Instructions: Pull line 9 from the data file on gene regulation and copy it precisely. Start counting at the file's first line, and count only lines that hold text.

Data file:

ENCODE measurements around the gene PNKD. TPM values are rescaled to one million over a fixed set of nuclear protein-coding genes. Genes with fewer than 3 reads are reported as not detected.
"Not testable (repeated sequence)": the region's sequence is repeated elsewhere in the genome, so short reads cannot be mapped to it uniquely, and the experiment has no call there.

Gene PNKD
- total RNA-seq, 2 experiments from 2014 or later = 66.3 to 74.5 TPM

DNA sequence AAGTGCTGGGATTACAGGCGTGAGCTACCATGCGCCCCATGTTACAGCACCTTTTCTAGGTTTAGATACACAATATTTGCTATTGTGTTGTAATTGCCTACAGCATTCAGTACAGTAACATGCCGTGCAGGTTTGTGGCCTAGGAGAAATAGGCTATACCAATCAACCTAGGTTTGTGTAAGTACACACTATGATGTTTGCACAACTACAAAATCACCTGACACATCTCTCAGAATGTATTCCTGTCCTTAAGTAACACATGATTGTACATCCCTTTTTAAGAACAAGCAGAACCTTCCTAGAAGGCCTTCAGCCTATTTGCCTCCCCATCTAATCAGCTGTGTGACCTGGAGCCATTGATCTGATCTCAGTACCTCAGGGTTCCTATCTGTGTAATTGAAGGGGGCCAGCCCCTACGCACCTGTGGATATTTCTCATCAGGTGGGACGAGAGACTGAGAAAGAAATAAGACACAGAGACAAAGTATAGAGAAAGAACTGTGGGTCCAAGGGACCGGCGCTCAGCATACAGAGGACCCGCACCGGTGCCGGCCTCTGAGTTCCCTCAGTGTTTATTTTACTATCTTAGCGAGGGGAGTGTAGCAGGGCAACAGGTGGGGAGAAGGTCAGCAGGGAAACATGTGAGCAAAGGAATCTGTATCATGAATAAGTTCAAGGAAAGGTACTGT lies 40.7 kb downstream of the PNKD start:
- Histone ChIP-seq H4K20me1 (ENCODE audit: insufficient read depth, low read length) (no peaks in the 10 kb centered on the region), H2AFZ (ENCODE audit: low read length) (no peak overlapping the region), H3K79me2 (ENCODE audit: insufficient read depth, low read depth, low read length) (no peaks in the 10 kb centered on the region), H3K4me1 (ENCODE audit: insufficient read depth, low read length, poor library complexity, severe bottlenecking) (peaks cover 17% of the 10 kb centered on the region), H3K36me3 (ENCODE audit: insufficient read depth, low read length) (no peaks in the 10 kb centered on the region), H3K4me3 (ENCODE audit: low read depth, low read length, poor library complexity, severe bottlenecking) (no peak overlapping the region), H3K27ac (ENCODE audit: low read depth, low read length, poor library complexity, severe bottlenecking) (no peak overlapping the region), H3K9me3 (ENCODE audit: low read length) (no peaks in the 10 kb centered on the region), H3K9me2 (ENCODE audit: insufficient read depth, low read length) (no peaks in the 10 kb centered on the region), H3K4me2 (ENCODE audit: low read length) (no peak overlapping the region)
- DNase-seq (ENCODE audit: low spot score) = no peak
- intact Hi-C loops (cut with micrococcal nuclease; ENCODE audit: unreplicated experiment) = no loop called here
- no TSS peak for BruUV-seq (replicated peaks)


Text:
- no TSS peak for BruUV-seq (replicated peaks)